Adulting Fast and Slow

We live in a society of adult-like children and childish adults.

Kids have never had more information at their fingertips, so they’re growing up faster than ever. From a young age, they can watch violent war clips on YouTube, Dan Bilzerian videos on Instagram, and Shakira getting low at the Super Bowl halftime show.

Yet, even though they grow up fast at first, they mature into adulthood slowly. Young people today are often unable to become financially independent or walk the path of a meaningful life. As a result, we’re left with a culture of childish adults who are allergic to commitment and unable to see the light in adulthood.

Adult-Like Children 

Video destroyed the innocence of childhood. Before the invention of television in 1950, knowledge about full adult life was guarded from children in books. Kids were shielded from money, death, violence, and especially, sex. Kids couldn’t read until their teenage years, so adults concealed taboo topics in writing.

That changed with the invention of television, which took ideas out of books and put them on video. Text ceased to be a barrier so children were exposed to mature content from a young age. For example, kids can’t understand Fifty Shades of Grey, but because of Instagram, they know how to twerk like Miley Cyrus. As Ben Sasse wrote in The Vanishing American Adult

“Practically nothing [on television] is taboo or off limits. Because television doesn’t know or care who’s watching, the medium effectively “adultifies” children while infantilizing adults; it doesn’t judge its viewers, nothing is shameful.”

When I was a kid, ESPN ran on channel 38. Four clicks away, on channel 42, I routinely stumbled upon soft-core pornographic images like Brittany Spears’ Toxic music video. 

In our video-first age, children and adults watch the same things on television, which was never true for books. 12-year-olds don’t read Hegel. By moving from a book-centric culture to an image-centric one, we created a Peter Pan Generation of childish adults who refuse to grow up.

Childish Adults

While children act like adults, adults also act like children. With the rise of video, the social—and moral—transition from childhood into adulthood disappeared. Maturing into literacy lost its significance because kids already knew the secrets once reserved for adulthood. As Neil Postman wrote: “Everywhere one looks, the behavior, language, attitudes, and desires—even the physical appearance—of adults and children are becoming increasingly indistinguishable.” 

I agree with Postman: the barriers between childhood and adulthood have disappeared. Responsible only for ourselves, we’ve extended the age of adolescence and postponed the transition into adulthood. Young adults who begin by postponing marriage and parenthood are increasingly dependent on their parents for housing and financial support. As the $16 billion plastic surgery market shows, we prefer the purity of youth to the scars of wisdom. 

Gone are the coming-of-age rituals which once carried the maturing mind forward. In Beliefs and Rites, anthropologist Lorna Marshall writes about little Nyae Nyae !Kung boys who used to practice shooting and play with bows and arrows. The transition into adulthood came when they began to hunt with their fathers. But the “Rite of First Kill” was the most important ritual, which arrived after a boy had killed his first big meat animal. To mark the portal into adulthood, boys were seared with life-long scars to show they had been “cut with meat.”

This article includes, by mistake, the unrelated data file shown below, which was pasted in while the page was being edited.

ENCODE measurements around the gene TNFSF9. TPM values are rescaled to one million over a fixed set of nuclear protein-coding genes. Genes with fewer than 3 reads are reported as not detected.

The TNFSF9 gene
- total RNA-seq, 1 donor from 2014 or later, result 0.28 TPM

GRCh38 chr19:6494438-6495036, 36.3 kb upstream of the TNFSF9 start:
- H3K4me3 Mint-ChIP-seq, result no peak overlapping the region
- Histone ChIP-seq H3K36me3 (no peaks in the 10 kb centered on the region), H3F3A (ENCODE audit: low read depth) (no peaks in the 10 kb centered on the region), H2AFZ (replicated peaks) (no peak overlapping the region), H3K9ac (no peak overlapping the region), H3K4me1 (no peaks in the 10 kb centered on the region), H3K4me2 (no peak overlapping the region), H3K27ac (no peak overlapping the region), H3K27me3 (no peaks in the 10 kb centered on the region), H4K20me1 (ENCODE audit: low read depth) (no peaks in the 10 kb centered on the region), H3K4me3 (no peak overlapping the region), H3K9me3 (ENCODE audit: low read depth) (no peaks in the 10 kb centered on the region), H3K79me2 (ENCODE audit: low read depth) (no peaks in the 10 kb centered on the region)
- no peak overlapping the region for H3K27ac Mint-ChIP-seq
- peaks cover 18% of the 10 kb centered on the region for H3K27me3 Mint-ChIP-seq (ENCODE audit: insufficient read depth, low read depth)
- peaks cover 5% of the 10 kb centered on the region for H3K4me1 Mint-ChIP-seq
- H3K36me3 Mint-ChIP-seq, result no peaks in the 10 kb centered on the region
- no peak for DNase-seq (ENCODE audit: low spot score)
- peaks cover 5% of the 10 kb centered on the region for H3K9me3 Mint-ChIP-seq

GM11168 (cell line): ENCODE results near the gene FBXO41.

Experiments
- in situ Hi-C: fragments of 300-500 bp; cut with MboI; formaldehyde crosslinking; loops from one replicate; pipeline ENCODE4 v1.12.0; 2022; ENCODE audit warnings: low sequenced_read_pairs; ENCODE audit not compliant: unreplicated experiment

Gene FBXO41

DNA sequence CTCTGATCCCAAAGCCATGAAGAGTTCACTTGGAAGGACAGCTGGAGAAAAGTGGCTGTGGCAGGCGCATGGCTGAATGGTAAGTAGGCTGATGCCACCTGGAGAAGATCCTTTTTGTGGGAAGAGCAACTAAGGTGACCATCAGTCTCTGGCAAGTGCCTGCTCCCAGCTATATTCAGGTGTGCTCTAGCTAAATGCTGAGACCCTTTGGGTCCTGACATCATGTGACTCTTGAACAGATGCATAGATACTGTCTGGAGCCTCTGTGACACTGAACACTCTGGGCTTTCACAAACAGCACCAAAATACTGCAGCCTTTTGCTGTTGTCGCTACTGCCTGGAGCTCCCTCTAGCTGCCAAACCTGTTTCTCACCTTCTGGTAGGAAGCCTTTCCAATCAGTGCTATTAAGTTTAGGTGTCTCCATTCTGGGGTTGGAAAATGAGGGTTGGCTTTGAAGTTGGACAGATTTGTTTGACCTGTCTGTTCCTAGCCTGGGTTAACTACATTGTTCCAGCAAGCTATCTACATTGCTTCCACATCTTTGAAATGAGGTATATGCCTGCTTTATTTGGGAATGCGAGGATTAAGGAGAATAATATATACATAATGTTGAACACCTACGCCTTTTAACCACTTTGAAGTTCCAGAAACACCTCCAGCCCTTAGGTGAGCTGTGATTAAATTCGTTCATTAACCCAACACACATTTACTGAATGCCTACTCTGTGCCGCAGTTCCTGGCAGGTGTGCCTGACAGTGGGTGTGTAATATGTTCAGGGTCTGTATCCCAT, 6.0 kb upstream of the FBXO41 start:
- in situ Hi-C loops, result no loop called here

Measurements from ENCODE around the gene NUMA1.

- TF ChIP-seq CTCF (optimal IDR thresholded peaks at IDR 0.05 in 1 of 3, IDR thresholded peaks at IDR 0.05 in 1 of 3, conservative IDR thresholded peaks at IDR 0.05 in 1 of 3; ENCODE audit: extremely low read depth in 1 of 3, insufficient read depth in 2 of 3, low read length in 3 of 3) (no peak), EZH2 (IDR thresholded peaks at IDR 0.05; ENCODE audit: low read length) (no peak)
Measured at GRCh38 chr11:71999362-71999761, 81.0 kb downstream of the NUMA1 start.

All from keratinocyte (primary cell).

Today, we have no such black-and-white rituals. Drinking alcohol? That starts in high school. Legalized voting? Nobody celebrates that. Getting your driver’s license? Not as cool as it used to be. Bar Mitzvah? People remember the party, not the service. 

For the first time in more than 130 years, Americans 18 to 34 are more likely to live under their parents’ roof than with a spouse or partner in their own home. Today, 25% of Americans between 25 and 29 live with their parents, compared with 18% just over a decade ago.

Source:  Washington Post

Source: Washington Post

The aversion to adulthood is most evident in cities, where people lack family, religion, and community. Since the Enlightenment, people in The West have chosen the path of more freedom at every turn. But we made a Faustian bargain. In search of individuality, we freed ourselves from family, church, and community. 

In 1800, three-quarters of American workers were farmers. They lived in big, sprawling households. Until 1850, roughly three-quarters of Americans older than 65 lived with their kids and grandkids. Industrialization and cheap transportation changed that. People left their home towns and flocked to big cities. The landscape of marriage changed in response. In 1932, one-third of married couples lived within a five-block radius of each other before they tied the knot. The average woman was married at 20, men at 23.

Our jobs have changed, too. Graduates from top universities overwhelmingly work for professional services companies in management consulting and investment banking. Sure, they have sexy brands to make mamma and papa proud. Some even get to ride the private jet. But the vast majority of people I know at these companies are plotting to escape like they’re stuck on Alcatraz. 


The Hopelessness of Adulthood and the “Adulting” Meme

The childish adult phenomenon is well captured by the “adulting” meme. On the surface, the meme is a response to the overwhelming number of things you need to do as an adult: go to the gym, get your work done, answer emails, make the bed, clean the kitchen, sweep the floors, file taxes, buy groceries, put the kids to bed.